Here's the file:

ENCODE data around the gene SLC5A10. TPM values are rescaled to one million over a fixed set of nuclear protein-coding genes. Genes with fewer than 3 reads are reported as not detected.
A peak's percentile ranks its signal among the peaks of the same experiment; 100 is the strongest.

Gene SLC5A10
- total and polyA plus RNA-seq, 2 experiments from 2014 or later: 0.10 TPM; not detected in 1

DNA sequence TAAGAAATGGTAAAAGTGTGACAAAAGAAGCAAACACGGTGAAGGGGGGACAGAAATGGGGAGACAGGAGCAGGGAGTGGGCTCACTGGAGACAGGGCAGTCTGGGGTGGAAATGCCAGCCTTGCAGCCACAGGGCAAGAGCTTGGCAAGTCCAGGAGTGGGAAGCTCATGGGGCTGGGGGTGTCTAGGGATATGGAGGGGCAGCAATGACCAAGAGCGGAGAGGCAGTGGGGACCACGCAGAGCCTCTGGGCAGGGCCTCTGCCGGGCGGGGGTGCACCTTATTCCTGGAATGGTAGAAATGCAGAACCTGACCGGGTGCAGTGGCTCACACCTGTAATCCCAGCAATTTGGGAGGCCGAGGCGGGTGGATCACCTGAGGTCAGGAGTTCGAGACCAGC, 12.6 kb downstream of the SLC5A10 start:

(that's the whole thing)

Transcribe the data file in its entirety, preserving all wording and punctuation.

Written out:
ENCODE data around the gene SLC5A10. TPM values are rescaled to one million over a fixed set of nuclear protein-coding genes. Genes with fewer than 3 reads are reported as not detected.
A peak's percentile ranks its signal among the peaks of the same experiment; 100 is the strongest.

Gene SLC5A10
- total and polyA plus RNA-seq, 2 experiments from 2014 or later: 0.10 TPM; not detected in 1

DNA sequence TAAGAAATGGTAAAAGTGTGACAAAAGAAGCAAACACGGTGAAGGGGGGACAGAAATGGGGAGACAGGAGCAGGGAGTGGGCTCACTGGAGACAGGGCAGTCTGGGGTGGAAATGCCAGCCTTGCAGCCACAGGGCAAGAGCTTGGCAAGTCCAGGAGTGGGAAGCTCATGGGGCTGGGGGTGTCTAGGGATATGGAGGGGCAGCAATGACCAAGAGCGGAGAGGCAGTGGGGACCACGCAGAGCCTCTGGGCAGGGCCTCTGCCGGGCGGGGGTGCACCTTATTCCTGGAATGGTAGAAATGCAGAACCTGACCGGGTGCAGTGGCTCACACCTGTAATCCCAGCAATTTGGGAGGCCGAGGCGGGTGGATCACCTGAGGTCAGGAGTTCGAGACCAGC, 12.6 kb downstream of the SLC5A10 start: